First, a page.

Because she was battling a cold and trying to prepare for her daughter’s college graduation party the next day, Claudia Hall considered skipping the appointment for her annual checkup with her gynecologist in May 2014. The Lexington resident figured she could reschedule the appointment in a week or two. But after finding out the next best appointment time for her was nearly three months away, she decided to go ahead with the checkup.
“I said, ‘No, I don’t want to let that go that long,’” Hall said. “And I tell you that because it saved my life.”
At the appointment with UK HealthCare OB-GYN Wendy Jackson, MD, Hall underwent the usual tests and checks, including a digital rectal exam, generally performed on female patients over the age of 40. The exam revealed some troubling news: a large mass in Hall’s rectum.
Jackson made an appointment for Hall to see UK Markey Cancer Center colorectal surgeon Sandra Beck, MD, the following week.
After several rounds of testing, Hall had a diagnosis: squamous cell carcinoma, a type of skin cancer that can occur anywhere in the body. The news came as a shock to the otherwise healthy, fit mother of two who had no family history of colorectal cancer and had received a clean colonoscopy just three years before.
“I was pretty much asymptomatic,” Hall said. “The only problem I had was sort of a pain on the right side of my hip.”
At Markey, Hall underwent one chemotherapy infusion, a round of oral chemotherapy and 30 radiation treatments over the course of six weeks, all in an effort to reduce or eliminate her tumor prior to surgery.
The tumor’s location made it tricky to determine whether its point of origin was the colon or cervix, but it was fortunate that the tumor had not spread elsewhere in her body, Hall said.
However, the disease had affected such a large area of her gastrointestinal tract that much of that tract couldn’t be salvaged. After she had recovered from radiation, Hall was scheduled for a complex combined surgery to remove all the areas where the tumor had been, including the entire rectum, anus and the back of the vaginal wall.
Beck and Markey gynecologic oncologist Rachel Miller, MD, removed the diseased areas, while UK plastic surgeon James Liau, MD, reconstructed the vaginal wall using skin and muscle from Hall’s abdominal wall.
“This surgery is not very common, but we often do combined procedures for complicated tumors like this at UK,” Beck said. “It’s great for us to have all the experts in these fields to be able to provide this level of care for our patients.”
“I was doing everything right, and it just happens sometimes. But I’m very thankful I didn’t skip that appointment that day, because I’ve often wondered what would’ve happened if I’d waited.”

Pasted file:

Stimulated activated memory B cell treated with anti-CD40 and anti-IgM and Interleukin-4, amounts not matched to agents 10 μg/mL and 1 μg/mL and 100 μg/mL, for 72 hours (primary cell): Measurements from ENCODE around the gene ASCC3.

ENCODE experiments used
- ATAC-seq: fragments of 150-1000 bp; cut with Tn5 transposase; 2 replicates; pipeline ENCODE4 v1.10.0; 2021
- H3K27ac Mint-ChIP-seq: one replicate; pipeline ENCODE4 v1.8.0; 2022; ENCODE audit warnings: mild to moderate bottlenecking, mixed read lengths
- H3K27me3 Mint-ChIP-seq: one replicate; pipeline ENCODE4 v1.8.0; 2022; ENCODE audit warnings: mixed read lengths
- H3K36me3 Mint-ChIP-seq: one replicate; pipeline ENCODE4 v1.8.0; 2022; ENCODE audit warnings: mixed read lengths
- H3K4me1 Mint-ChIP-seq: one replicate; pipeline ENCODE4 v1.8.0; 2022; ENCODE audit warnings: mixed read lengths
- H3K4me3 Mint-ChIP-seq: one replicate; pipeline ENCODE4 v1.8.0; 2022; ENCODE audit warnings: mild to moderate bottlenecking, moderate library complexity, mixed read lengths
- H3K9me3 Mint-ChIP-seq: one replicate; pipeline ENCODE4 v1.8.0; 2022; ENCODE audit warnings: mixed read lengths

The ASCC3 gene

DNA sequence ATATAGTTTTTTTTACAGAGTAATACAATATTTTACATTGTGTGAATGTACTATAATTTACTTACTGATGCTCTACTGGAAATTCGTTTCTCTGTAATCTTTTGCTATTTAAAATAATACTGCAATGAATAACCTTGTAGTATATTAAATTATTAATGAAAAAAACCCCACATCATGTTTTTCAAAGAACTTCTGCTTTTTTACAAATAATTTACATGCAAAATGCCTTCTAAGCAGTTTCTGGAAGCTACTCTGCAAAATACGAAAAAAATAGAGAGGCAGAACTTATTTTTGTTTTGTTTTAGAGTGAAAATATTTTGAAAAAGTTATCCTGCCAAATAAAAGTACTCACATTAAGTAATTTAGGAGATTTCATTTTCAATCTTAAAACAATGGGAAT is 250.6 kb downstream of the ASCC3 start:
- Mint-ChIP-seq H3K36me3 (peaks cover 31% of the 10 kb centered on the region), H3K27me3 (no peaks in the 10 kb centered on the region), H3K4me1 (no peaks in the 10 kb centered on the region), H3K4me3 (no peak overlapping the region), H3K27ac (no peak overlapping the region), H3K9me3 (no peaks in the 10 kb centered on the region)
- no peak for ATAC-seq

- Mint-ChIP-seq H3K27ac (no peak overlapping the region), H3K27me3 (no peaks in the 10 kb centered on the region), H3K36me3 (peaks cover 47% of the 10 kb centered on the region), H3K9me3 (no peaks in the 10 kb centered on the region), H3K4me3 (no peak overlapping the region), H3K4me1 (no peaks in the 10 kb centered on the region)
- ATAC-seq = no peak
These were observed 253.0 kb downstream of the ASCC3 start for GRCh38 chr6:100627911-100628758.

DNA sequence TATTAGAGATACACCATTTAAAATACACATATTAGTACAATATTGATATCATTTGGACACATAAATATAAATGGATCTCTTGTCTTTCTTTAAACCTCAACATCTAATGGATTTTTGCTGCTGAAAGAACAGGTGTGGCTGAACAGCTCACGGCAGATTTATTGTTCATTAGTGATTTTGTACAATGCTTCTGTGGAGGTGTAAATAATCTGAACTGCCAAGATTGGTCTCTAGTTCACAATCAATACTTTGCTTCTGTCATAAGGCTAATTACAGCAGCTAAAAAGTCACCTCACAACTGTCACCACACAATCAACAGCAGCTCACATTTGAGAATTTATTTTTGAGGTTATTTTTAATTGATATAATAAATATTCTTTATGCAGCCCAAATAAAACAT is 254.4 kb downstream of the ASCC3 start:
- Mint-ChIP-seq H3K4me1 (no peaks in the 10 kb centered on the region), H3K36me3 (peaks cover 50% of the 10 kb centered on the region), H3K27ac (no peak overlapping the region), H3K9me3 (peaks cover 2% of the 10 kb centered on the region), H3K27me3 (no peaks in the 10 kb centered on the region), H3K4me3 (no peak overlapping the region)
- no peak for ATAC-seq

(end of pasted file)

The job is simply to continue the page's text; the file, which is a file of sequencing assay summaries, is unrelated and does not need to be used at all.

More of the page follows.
– Claudia Hall
As a result of her extensive treatment, Hall is now in remission and has been cancer-free for more than two years. The surgery has left her with one major side effect, though: a permanent colostomy, which is an opening in the body (known as a stoma) that connects the colon to the surface of the abdomen.
Dealing with such a major alteration to the body can be hard for many patients, but Hall is eternally optimistic – and realistic – about her lifelong need for the device.
“It’s been life-changing,” she said. “But I’m blessed. I’m grateful for it, because without it, I can’t live.”
The team aspect of Hall’s care is important – in total, six different specialists and their respective staffs cared for Hall throughout her treatment.
From Jackson’s initial discovery and referral to the chemo prescribed by Markey medical oncologist Philip DeSimone, MD, and the radiation schedule given by radiation oncologist William St. Clair, MD, to the combined surgeries performed by Beck, Miller and Liau, Hall experienced a range of care that only the most advanced medical centers in the country can provide.
Beck emphasized to Hall that as the patient, she was also a big part of the team.
“Initially when I went to see her – I’ll never forget this – she said, ‘We are a team here,’” Hall recalled. “‘I’m your coach and you’re my quarterback.’”
These days, life has largely returned to normal for Hall, who still maintains an active lifestyle. She and her husband regularly boat on Lake Barkley, and she enjoys cooking, exercising and watching after her “granddog,” Kona. She stresses the importance of being proactive in your own healthcare, saying that knowing about any potential health risks is far better than not knowing.
“I was doing everything right, and it just happens sometimes,” she said. “But I’m very thankful I didn’t skip that appointment that day, because I’ve often wondered what would’ve happened if I’d waited.”